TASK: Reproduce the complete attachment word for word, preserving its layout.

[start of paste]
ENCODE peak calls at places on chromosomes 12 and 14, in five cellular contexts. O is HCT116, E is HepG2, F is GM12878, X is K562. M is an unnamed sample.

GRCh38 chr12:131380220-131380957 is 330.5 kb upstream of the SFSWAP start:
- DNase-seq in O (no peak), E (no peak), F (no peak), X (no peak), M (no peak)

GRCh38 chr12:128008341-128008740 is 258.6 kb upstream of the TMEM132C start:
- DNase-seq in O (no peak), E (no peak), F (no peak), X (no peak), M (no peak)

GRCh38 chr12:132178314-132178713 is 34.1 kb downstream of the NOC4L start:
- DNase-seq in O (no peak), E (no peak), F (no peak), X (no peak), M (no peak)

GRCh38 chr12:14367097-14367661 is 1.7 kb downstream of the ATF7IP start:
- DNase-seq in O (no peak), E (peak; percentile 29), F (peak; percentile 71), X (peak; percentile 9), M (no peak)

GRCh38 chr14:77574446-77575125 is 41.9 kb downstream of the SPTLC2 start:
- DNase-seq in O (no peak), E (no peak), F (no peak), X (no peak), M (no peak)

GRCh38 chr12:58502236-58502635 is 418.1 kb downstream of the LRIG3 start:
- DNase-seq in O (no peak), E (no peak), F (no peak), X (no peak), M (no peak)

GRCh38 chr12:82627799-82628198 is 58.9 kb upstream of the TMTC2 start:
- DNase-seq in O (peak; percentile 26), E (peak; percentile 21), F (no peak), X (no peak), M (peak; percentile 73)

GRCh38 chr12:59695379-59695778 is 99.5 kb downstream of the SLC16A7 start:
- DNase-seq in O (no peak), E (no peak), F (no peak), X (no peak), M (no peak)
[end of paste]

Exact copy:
ENCODE peak calls at places on chromosomes 12 and 14, in five cellular contexts. O is HCT116, E is HepG2, F is GM12878, X is K562. M is an unnamed sample.

GRCh38 chr12:131380220-131380957 is 330.5 kb upstream of the SFSWAP start:
- DNase-seq in O (no peak), E (no peak), F (no peak), X (no peak), M (no peak)

GRCh38 chr12:128008341-128008740 is 258.6 kb upstream of the TMEM132C start:
- DNase-seq in O (no peak), E (no peak), F (no peak), X (no peak), M (no peak)

GRCh38 chr12:132178314-132178713 is 34.1 kb downstream of the NOC4L start:
- DNase-seq in O (no peak), E (no peak), F (no peak), X (no peak), M (no peak)

GRCh38 chr12:14367097-14367661 is 1.7 kb downstream of the ATF7IP start:
- DNase-seq in O (no peak), E (peak; percentile 29), F (peak; percentile 71), X (peak; percentile 9), M (no peak)

GRCh38 chr14:77574446-77575125 is 41.9 kb downstream of the SPTLC2 start:
- DNase-seq in O (no peak), E (no peak), F (no peak), X (no peak), M (no peak)

GRCh38 chr12:58502236-58502635 is 418.1 kb downstream of the LRIG3 start:
- DNase-seq in O (no peak), E (no peak), F (no peak), X (no peak), M (no peak)

GRCh38 chr12:82627799-82628198 is 58.9 kb upstream of the TMTC2 start:
- DNase-seq in O (peak; percentile 26), E (peak; percentile 21), F (no peak), X (no peak), M (peak; percentile 73)

GRCh38 chr12:59695379-59695778 is 99.5 kb downstream of the SLC16A7 start:
- DNase-seq in O (no peak), E (no peak), F (no peak), X (no peak), M (no peak)